It's time for another radio road trip Along The Great Wagon Road - our series exploring the history of the Charlotte region with Tom Hanchett of the Levine Museum of the New South.
Today, our road trip takes us north on I-77 a bit to Huntersville, where an extraordinary piece of American history is hidden in plain sight. It’s a monument to one of America’s great forgotten philanthropists and of white-black partnership in the Jim Crow South.
If you’re driving down Sam Furr Road it’s easy to miss the single-story white building with big oak trees out front. For 65 years the building has been home to the Burgess Supply Company, a carpet store.
But the building itself is much older than that. It dates to a time before subdivisions and SUV’s defined Huntersville. A time long before concrete and steel came together to stifle the flow of the Catawba River and create what we now call Lake Norman. Tom Hanchett, staff historian at the Levine Museum and our guide Along The Great Wagon Road, says the white single-story building with large floor to ceiling windows was once the Caldwell School. "When this school was built in 1923-24, this was farmland. And the main people working the land were African-American tenant farmers."
At the turn of the 20th century, African-American children in poor, rural areas like Huntersville didn’t have many options for formal education. Many were only one or two generations beyond slavery, when many African-Americans were forbidden to learn to read or write. Education was a way out of poverty says Hanchett, "Without that you were stuck."
At that time white school boards controlled black schools, but Hanchett says they were reluctant to spend a penny they didn’t have to on African-American schools. "And so Rosenwald and Washington put together this matching grant program."
Washington, as in Booker T. Washington, the author, orator, activist and educator who founded what became Tuskegee University.
Julius Rosenwald was a white businessman from Illinois that turned a mail order watch company into a household name. In an era when retail was mostly done at a general store at the corner, Hanchett says Rosenwald was a visionary, "He's the guy who built Sears Roebuck into the world’s largest retailer."
Both men had something to gain by educating poor Southern blacks. Washington realized feeder schools were needed to make his black college work. As for Rosenwald, "He realized that if African-Americans were left behind in the South it would not just be bad for him but bad for everyone."
Rosenwald’s business acumen made him rich. That money turned him into a philanthropist. And as a Jew in early 20th century America, he knew prejudice. So Rosenwald partnered with Washington to create those matching grants to African-American communities that wanted to build new schools of their own.
You can hear the history of the original wood floors when you walk into the old Caldwell school.
"We have high ceilings, big windows that are facing south, wooden floors. There’s wainscoting with tongue-and-groove beadboard around the lower area."
High ceilings kept things cool in an era before air conditioning; southern-facing windows took care of heat and more importantly, light. The space could be split into four classrooms during the day; children were grouped by age up to eighth grade, which was standard for the era.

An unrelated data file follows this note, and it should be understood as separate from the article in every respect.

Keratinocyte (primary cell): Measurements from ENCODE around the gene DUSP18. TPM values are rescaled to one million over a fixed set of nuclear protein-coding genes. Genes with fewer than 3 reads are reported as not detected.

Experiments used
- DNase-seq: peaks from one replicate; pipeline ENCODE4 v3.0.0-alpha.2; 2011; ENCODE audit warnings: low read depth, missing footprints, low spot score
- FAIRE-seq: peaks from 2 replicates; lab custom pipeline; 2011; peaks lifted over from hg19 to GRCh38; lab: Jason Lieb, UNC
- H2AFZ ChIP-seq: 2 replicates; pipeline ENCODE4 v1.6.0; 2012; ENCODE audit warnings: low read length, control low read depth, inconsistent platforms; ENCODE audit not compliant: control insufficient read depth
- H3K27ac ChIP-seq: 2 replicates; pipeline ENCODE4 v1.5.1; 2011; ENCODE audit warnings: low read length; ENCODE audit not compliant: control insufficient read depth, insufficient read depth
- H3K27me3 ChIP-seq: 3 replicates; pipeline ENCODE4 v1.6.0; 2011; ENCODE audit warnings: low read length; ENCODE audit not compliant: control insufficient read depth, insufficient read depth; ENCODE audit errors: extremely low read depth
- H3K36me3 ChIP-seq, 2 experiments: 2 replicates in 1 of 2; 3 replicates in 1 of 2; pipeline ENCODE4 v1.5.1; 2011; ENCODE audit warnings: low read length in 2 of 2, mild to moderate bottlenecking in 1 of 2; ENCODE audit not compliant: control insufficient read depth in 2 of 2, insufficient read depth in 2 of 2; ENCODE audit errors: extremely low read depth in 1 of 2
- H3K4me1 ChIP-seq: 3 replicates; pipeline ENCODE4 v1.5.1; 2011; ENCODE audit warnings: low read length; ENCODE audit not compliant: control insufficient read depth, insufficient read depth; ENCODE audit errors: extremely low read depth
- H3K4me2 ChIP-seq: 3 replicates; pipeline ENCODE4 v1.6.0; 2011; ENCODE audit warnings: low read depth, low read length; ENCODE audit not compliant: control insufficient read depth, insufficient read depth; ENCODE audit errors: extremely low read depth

Large archways between the rooms had partitions that slid up and down, allowing the building to be opened up into a large space used for community meetings like fish fries and 4-H.
Though they couldn’t have known it at the time, the plans would be considered cutting-edge sustainability nearly a century later. Some innovations were cutting edge for the time. Hanchett points out the cloak room. "In an era when most private houses didn’t have closets, this was a new development." Hanchett adds sheepishly, "I remember the cloak room was where I had to go when I misbehaved."
This design was replicated at some 5,300 times. Rosenwald schools were built from Maryland to Texas, North Carolina had the most. There were 26 in Mecklenburg County alone. But most did not have any mention of Rosenwald in their names. "Julius Rosenwald did not seek fame and fortune in that way."
African-American communities and giving circles raised money for matching grants, and the Rosenwald schools were a source of community pride. By 1932, Rosenwald schools could accommodate one-third of all African-American children in the South.
That same year Julius Rosenwald died at the age of 69. And by design, says Hanchett, so did his charitable endeavors. "Julius Rosenwald said, 'I’m not smart enough to set up a philanthropic organization that will go on in perpetuity.'" Rosenwald was more interested in solving the issues of his time. "It would be better to invest my money now on things that are needed now to make a better world." Rosenwald's fund folded shortly after his death.
Overall, Rosenwald spent more than $4 million on these schools.
Public schools eventually were desegregated and consolidated, which offered more opportunities for students, with big libraries and labs. Rural places became less rural. But Hanchett believes "These Rosenwald Schools are a link to an emotionally powerful past."
And as development moved in, many Rosenwald schools were lost. But a handful survive as a tangible reminder of how education can tie a community together.